Like A Mind Forever Voyaging, Trinity seemed destined to become a casualty of an industry that just wasn’t equipped to appreciate what it was trying to do. Traditional game-review metrics like “fun” or “value for money” only cheapened it, while reviewers lacked the vocabulary to even begin to really address its themes. Most were content to simply mention, in passing and often with an obvious unease, that those themes were present. In Computer Gaming World, for instance, Scorpia said that it was “not for the squeamish,” would require of the player “some unpleasant actions,” that it was “overall a serious game, not a light-hearted one,” and then on to the firmer ground of puzzle hints. And that was downright thoughtful in comparison to Shay Addams’s review for Questbusters, which tried in a weird and clunky way to be funny in all the ways that Trinity doesn’t: “It blowed up real good!” runs the review’s tagline, which goes on to ask if they’ll be eating “fission chips” in the Kensington Gardens after the missiles drop. (Okay, that one’s dumb enough to be worth a giggle…) But the review’s most important point is that Trinity is “mainly a game” again after the first Interactive Fiction Plus title, A Mind Forever Voyaging, so disappointed: “The puzzles are back!”

Even Infocom themselves weren’t entirely sure how to sell or even how to talk about Trinity. The company’s creative management had been unstintingly supportive of Brian Moriarty while he was making the game, but “marketing,” as he said later, “was a little more concerned/disturbed. They didn’t quite know what to make of it.” The matrix of genres didn’t have a slot for “Historical Tragedy.” In the end they slapped a “Fantasy” label on it, although it doesn’t take a long look at Trinity and the previous games to wear that label — the Zork and Enchanter series — to realize that one of these things is not quite like the others.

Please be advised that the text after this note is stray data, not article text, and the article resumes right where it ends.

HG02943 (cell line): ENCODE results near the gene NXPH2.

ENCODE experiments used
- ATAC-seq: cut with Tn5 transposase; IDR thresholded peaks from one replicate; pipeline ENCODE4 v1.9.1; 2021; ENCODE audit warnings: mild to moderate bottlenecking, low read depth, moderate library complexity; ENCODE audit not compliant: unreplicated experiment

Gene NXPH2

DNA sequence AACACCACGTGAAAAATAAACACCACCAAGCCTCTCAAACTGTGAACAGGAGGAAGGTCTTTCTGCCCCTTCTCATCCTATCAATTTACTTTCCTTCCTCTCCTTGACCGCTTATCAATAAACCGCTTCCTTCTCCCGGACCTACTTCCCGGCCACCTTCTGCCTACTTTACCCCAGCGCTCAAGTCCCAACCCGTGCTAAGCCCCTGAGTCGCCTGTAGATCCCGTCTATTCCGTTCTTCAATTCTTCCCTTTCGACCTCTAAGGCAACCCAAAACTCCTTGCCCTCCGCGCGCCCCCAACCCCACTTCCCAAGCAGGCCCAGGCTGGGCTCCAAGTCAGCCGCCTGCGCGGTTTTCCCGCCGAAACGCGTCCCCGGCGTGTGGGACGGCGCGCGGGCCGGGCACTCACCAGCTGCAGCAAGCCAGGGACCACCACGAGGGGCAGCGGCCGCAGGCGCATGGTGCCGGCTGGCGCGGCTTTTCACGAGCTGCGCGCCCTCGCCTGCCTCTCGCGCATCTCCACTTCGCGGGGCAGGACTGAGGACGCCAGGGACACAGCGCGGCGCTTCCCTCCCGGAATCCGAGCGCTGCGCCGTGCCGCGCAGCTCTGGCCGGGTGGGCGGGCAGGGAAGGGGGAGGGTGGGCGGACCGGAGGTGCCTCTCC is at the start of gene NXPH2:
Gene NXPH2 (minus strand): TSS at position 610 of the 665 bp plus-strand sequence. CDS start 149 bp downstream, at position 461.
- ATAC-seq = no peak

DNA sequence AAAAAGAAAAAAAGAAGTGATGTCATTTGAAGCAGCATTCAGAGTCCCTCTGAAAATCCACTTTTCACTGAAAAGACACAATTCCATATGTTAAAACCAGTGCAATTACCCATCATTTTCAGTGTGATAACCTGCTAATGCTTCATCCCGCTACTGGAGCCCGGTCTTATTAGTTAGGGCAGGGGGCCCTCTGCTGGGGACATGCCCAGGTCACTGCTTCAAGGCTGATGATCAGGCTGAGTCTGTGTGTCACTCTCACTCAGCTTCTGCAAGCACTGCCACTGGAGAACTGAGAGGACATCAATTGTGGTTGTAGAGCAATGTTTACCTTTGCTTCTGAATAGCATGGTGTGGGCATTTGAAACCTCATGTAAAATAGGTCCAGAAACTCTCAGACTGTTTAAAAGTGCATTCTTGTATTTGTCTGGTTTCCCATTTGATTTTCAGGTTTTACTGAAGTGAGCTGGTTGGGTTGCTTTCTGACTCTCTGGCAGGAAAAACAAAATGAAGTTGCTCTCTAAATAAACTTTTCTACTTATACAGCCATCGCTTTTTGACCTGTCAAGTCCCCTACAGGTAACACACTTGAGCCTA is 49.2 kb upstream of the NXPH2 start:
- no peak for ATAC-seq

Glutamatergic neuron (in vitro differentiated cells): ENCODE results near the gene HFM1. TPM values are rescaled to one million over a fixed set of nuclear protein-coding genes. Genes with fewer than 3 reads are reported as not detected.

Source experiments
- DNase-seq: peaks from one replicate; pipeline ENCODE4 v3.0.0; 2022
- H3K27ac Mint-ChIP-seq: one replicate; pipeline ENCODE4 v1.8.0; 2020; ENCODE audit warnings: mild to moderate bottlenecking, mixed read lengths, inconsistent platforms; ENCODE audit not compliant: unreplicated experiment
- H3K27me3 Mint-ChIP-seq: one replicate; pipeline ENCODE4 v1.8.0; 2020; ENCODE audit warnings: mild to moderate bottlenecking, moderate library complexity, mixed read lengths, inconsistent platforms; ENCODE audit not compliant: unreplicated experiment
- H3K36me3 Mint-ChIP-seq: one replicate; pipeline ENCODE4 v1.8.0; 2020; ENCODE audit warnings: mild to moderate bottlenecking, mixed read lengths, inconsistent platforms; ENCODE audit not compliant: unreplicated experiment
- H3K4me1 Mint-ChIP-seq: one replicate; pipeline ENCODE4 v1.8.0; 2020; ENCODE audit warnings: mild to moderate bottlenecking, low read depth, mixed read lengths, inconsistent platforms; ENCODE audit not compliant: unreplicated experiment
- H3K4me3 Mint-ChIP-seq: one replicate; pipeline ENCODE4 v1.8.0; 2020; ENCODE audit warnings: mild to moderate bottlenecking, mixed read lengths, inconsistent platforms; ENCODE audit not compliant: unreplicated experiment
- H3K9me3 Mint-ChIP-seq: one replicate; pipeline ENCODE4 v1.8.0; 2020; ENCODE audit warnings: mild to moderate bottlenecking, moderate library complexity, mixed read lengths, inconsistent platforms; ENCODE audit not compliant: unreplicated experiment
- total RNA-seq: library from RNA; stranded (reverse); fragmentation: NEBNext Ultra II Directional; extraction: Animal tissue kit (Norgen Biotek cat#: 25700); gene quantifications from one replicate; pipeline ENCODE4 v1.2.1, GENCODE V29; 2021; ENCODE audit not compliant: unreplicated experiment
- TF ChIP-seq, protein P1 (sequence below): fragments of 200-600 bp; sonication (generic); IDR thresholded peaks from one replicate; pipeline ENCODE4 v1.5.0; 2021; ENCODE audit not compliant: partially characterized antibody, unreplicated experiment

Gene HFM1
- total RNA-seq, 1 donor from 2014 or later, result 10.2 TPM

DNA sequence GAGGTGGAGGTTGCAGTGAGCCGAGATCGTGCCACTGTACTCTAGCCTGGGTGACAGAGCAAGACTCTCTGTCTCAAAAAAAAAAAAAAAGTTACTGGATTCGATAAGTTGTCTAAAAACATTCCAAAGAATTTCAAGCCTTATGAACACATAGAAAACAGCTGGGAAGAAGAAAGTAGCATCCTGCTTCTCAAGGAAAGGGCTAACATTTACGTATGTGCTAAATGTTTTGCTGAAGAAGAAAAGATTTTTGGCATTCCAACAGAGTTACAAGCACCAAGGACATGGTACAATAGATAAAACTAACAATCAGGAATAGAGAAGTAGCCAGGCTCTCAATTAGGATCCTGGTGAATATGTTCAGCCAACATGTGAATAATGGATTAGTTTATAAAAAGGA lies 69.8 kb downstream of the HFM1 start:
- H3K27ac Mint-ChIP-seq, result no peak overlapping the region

Moriarty admits to “a few tiffs” with marketing over Trinity, but he was a reasonable guy who also understood that Infocom needed to sell their games and that, while the occasional highbrow press from the likes of The New York Times Book Review had been nice and all, the traditional adventure-game market was the only place they had yet succeeded in consistently doing that. Thus in interviews and other promotions for Trinity he did an uncomfortable dance, trying to talk seriously about the game and the reasons he wrote it while also trying not to scare away people just looking for a fun text adventure. The triangulations can be a bit excruciating: “It isn’t a gloomy game, but it does have a dark undertone to it. It’s not like it’s the end of the world.” (Actually, it is.) Or: “It’s kind of a dark game, but it’s also, I like to think, kind of a fun game too.” (With a ringing endorsement like “I like to think it’s kind of a fun game,” how could anyone resist?)

Trinity‘s commercial saving grace proved to be a stroke of serendipity having nothing to do with any its literary qualities. The previous year Commodore had released what would prove to be their last 8-bit computer, the Commodore 128. Despite selling quite well, the machine had attracted very little software support. The cause, ironically, was also the reason it had done so well in comparison to the Plus/4, Commodore’s previous 8-bit machine. The 128, you see, came equipped with a “64 Mode” in which it was 99.9 percent compatible with the Commodore 64. Forced to choose between a modest if growing 128 user base and the massive 64 user base through which they could also rope in all those 128 users, almost all publishers, with too many incompatible machines to support already, made the obvious choice.

Infocom’s Interactive Fiction Plus system was, however, almost unique in the entertainment-software industry in running on the 128 in its seldom-used (at least for games) native mode. And all those new 128 owners were positively drooling for a game that actually took advantage of the capabilities of their shiny new machines. A Mind Forever Voyaging and Trinity arrived simultaneously on the Commodore 128 when the Interactive Fiction Plus interpreter was ported to that platform in mid-1986. But the puzzleless A Mind Forever Voyaging was a bit too outré for most gamers’ tastes. Plus it was older, and thus not getting the press or the shelf space that Trinity was. Trinity, on the other hand, fit the bill of “game I can use to show off my 128″ just well enough, even for 128 users who might otherwise have had little interest in an all-text adventure game. Infocom’s sales were normally quite evenly distributed across the large range of machines they supported, but Trinity‘s were decidedly lopsided in favor of the Commodore 128. Those users’ numbers were enough to push Trinity to the vicinity of 40,000 in sales, not a blockbuster — especially by the standards of Infocom’s glory years — but enough to handily outdo not just A Mind Forever Voyaging but even more traditional recent games like Spellbreaker. Like the Cold War Trinity chronicles, it could have been much, much worse.

 
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Posted by on February 26, 2015 in Digital Antiquaria, Interactive Fiction